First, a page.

By the end of 1934, the first international air mail delivery was made from UK to Australia, just in time for Christmas!
See the history of aviation unfold through this adventure short story.
The Sky-Crasher—The Story
They don’t call him Caution Jones for nothing. Ever since his barnstorming father was killed in an air stunt, ace pilot Jones has stuck strictly to business—as the no-nonsense general manager of Trans-Continental Airlines. But, like Robert Redford in The Great Waldo Pepper, he’s about to find that, sometimes, if you want to get anywhere, you have to throw caution to the wind.
The race is on for a monster contract: the US Postal Service. To get it, Trans-Continental will have to circle the globe and beat its top competitor to the prize. And there’s only one pilot with the skill to do it: Caution Jones. He’ll have to dust off his wings and soar to heights even his father never dreamed of.
The wild blue yonder has never been wilder as Jones discovers that the competition will go to any length to bring his plane down. But an even greater challenge sits in his own cockpit—his blonde and brazen co-pilot.
The Story Behind the Story
L. Ron Hubbard was a sensational pilot in his flying days. The July 1934 issue of The Pilot magazine said, “Wherever two or three pilots are gathered together around the Nation’s Capital, whether it be a Congressional hearing, or just in the back of some hangar, you’ll probably hear the name of Ron Hubbard mentioned … for the flaming haired pilot hit the city like a tornado a few years ago and made women scream, and strong men weep by his aerial antics. He just dared the ground to come up and hit him.”
Straight from the cockpit to the typewriter, L. Ron Hubbard brought all the thrills and chills of his flight experience to his stories—bringing historical facts to vivid life!
Caution Jones’s nostrils quivered a little. He saw the names on the chart: The Aleutians, Japan, Russia, Poland, Germany and France. Angrily he turned away from the map and threw himself into his desk chair.
Craig, hair bushy and stiff as steel wool, his face the color of raw beef, entered with a militant stride and thumped himself onto the edge of the desk.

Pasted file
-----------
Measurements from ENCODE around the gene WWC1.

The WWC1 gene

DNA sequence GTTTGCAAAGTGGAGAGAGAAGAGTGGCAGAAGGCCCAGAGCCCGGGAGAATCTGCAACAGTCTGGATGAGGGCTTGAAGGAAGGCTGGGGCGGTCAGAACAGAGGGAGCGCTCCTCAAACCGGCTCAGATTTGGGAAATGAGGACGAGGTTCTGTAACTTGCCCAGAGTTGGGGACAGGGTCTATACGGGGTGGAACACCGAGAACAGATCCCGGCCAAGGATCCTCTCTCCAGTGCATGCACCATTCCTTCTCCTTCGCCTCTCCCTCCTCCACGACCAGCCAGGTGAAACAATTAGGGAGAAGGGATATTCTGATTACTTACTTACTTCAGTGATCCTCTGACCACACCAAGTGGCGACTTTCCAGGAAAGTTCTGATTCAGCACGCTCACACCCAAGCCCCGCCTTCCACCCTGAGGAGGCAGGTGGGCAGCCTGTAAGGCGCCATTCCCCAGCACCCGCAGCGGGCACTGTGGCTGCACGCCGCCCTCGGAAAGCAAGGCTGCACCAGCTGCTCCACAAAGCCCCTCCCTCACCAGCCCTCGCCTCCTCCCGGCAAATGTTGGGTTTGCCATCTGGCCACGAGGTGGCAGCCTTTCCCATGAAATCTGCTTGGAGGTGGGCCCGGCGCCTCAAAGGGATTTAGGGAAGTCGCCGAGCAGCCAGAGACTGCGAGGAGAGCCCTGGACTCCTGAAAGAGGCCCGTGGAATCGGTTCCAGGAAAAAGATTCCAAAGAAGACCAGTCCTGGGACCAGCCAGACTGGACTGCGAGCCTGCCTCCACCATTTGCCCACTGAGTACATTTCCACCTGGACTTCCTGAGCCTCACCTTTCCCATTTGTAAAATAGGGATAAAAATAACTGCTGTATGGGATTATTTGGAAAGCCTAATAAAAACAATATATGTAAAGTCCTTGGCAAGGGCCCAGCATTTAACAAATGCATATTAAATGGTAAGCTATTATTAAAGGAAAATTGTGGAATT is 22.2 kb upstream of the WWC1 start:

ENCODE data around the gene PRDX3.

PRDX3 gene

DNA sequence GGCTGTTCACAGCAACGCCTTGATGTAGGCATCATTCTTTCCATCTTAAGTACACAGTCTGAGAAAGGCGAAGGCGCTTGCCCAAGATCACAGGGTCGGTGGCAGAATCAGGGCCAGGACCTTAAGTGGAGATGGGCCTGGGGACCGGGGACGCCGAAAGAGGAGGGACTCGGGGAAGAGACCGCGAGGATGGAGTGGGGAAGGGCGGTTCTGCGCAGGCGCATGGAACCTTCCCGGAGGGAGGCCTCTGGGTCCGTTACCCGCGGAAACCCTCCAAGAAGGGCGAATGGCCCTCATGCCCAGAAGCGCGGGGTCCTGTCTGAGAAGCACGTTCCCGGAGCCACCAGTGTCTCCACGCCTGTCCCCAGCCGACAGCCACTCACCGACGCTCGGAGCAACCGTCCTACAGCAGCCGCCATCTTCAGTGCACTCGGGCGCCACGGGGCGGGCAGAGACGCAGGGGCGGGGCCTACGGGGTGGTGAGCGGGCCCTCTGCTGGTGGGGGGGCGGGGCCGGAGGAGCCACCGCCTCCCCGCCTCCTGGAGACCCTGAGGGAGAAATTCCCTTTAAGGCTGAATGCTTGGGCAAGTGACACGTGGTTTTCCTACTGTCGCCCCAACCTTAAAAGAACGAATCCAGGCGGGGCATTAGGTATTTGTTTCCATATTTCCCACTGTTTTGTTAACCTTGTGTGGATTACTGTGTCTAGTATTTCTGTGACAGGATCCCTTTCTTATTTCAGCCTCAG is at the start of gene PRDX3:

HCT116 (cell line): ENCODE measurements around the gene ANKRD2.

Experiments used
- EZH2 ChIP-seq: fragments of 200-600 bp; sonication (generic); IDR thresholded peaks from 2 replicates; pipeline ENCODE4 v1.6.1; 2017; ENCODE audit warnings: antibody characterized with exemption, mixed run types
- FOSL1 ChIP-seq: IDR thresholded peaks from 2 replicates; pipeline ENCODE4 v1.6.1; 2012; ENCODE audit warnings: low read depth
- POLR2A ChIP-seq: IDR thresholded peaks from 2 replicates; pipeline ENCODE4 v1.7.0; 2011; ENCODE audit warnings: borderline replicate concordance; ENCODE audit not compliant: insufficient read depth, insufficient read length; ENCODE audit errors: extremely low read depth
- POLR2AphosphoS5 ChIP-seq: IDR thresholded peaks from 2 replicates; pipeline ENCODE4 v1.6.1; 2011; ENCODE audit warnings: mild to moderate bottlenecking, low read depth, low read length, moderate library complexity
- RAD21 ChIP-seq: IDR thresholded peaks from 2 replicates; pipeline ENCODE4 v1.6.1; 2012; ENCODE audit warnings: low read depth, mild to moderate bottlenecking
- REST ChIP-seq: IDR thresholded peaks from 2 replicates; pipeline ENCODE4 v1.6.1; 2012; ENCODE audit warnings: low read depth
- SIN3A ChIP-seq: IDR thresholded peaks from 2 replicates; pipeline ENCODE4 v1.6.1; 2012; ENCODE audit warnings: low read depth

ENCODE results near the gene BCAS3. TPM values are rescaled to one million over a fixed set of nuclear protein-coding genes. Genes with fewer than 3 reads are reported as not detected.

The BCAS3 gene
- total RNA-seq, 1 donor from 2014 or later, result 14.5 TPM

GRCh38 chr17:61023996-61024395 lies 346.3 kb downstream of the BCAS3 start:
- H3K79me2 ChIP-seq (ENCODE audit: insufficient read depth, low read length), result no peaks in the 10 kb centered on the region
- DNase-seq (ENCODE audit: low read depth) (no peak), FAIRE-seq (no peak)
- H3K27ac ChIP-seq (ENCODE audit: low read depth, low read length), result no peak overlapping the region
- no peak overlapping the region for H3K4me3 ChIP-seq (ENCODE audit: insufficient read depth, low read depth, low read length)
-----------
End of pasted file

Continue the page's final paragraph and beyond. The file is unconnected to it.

“What’s this note you sent me?” demanded Craig. “You don’t like this world flight?”
“No,” said Caution. “That’s what I’m paid to do.”
“See that TCA keeps going.”
“But look at that potential earning!”
“United States Airlines,” said Caution, with a shake of his head, “is going in for this thing. And they’re after our scalps. They’re buying up our stocks, cutting our rates and shortening our schedules. Mercer is going to hammer us into the middle of next week. And if Mercer and United States Airlines don’t want us in that race, they’ll see that we stay out, or kill our pilot.”
“Nuts!” said Craig.
Listen to This Excerpt of the Audiobook
This is not just any audiobook, but a cinematic high-definition audio experience brought to life by Hollywood actors—a multi-cast unabridged performance
“The Sky-Crasher is a wild adventure about embarking on a round-the-world flight back when making the claim was so great an achievement that the attempts attracted a criminal element.
“Each action-packed volume of Stories from the Golden Age is further enhanced with a glossary of regional terms, dialects that have fallen into disuse, and other words that may be esoteric to the casual reader.
“Excellent picks for anyone who loves pulp fiction.” —Midwest Book Review
“The full-cast performances are excellent. Special effects round out both stories, making for great escapist fun.” —AudioFile
Other articles and resources you may be interested in:
Read the articles: Macrobertson Centenary Air Race (longest Air Race as of 1934), Air Mail History in Pictures, How Air Mail Influenced Early Aviation, the Air Mail Crisis, and the first international Air Mail Success of 1934.